C.D.C. Endorses Covid Vaccinations for Pregnant People

C.D.C. Endorses Covid Vaccinations for Pregnant People
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C.D.C. Endorses Covid Vaccinations for Pregnant People

C.D.C. Endorses Covid Vaccinations for Pregnant People

Federal health officials on Wednesday reinforced their recommendation that pregnant women be vaccinated against Covid-19, highlighting new safety data that revealed no increased risk of miscarriage in those who have been immunized in the past 20 years. first weeks of gestation.

Previous research has found data to be equally reassuring for people vaccinated later in pregnancy.

So far, the Centers for Disease Control and Prevention has said the vaccine could be offered during pregnancy; the recent updated guidelines strengthen official advice, urging pregnant women to get vaccinated.

The new guideline brings the CDC in line with recommendations made by the American College of Obstetricians and Gynecologists and other medical specialty groups, which strongly recommend vaccination.

“At this time, the benefits of vaccination and the known risks of Covid during pregnancy, and the high rates of transmission at this time, outweigh the theoretical risks of the vaccine,” Sascha R. Ellington, an epidemiologist who leads the emergency response team. in the reproductive health division at CDC

The risks of having Covid-19 during pregnancy are well established, she said, and include serious illness, admission to intensive care, the need for mechanical ventilation, premature birth and death.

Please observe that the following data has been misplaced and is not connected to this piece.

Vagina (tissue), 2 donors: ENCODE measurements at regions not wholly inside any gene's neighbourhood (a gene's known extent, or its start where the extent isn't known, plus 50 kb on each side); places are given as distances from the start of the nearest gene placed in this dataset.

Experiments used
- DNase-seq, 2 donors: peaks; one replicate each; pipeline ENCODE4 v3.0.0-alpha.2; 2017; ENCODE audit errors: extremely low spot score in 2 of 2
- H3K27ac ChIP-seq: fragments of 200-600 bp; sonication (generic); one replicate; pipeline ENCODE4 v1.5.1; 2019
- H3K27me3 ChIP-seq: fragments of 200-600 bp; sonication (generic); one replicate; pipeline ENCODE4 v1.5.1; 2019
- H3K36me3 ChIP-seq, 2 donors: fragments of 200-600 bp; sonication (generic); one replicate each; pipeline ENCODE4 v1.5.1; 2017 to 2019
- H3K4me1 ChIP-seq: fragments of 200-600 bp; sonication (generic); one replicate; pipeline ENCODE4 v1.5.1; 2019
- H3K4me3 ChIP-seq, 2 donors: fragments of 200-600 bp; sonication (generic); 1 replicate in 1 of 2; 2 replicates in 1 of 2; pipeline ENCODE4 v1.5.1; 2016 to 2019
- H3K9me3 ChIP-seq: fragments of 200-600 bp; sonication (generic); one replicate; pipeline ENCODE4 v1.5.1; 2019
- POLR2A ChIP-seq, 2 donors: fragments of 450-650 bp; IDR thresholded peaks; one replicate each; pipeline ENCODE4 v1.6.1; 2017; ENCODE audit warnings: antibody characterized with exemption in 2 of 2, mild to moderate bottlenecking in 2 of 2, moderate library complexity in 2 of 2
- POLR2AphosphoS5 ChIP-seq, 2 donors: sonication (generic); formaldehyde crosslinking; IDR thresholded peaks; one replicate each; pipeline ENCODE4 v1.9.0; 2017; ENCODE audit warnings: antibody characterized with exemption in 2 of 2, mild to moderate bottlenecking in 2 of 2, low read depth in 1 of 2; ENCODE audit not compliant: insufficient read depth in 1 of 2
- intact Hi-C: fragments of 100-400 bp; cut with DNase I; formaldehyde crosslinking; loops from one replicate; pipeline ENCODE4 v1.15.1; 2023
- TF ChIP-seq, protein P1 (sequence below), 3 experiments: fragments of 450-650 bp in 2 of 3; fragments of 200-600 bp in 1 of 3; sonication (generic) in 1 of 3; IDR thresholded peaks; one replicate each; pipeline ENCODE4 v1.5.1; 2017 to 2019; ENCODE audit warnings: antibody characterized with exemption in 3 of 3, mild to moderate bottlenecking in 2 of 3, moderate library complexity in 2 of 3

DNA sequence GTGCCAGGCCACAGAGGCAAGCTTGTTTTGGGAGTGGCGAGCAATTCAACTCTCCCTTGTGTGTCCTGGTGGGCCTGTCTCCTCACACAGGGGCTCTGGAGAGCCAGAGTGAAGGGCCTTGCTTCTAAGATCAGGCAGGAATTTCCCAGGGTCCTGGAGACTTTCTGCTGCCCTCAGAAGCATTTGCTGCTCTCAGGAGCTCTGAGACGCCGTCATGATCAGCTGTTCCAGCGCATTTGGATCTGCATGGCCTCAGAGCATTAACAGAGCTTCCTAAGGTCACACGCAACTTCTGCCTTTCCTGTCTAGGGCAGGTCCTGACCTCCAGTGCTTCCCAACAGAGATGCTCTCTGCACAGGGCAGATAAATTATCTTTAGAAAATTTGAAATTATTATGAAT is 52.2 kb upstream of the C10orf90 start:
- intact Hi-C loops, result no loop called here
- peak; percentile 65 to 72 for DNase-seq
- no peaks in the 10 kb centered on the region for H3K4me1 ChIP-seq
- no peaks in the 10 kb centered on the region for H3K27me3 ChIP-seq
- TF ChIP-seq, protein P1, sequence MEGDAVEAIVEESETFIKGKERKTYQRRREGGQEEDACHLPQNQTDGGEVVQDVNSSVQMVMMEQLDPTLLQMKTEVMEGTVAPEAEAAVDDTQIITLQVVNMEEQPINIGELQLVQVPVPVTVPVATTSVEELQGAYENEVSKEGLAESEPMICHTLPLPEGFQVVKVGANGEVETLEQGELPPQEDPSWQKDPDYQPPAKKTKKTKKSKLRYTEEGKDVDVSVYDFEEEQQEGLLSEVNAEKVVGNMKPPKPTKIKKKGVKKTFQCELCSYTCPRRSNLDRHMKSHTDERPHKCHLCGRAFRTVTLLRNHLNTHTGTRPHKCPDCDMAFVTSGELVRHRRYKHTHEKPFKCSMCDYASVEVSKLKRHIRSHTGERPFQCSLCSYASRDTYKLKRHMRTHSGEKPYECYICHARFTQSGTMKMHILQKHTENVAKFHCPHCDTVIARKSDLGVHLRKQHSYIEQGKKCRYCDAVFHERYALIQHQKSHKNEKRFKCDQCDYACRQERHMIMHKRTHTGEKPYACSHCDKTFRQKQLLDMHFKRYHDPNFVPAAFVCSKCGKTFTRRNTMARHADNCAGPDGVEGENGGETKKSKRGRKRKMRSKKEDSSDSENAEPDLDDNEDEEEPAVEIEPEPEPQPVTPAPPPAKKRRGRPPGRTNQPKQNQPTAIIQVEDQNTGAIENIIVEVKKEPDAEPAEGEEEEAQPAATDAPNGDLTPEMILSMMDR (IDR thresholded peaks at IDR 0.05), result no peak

So far, data on birth outcomes is limited, she added, as the vaccine has only been available since December. But the small number of pregnancies followed to term have not identified any safety signal.

Pregnant women have not been included in clinical trials of vaccines, and absorption of vaccines has been poor in pregnant women. The majority of pregnant women seem reluctant to be vaccinated: only 23 percent of pregnant women had received one or more doses of the vaccine in May, according to a recent study.

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Dr Adam Urato, a maternal and fetal medicine specialist in Framingham, Mass. Who advises patients on the vaccine almost daily, said pregnant women are very wary of exposure to synthetic chemicals and want evidence scientists stronger than vaccines are safe.

“The only question my patients ask me all the time is, are we absolutely sure these vaccines won’t affect my baby? ” he said.

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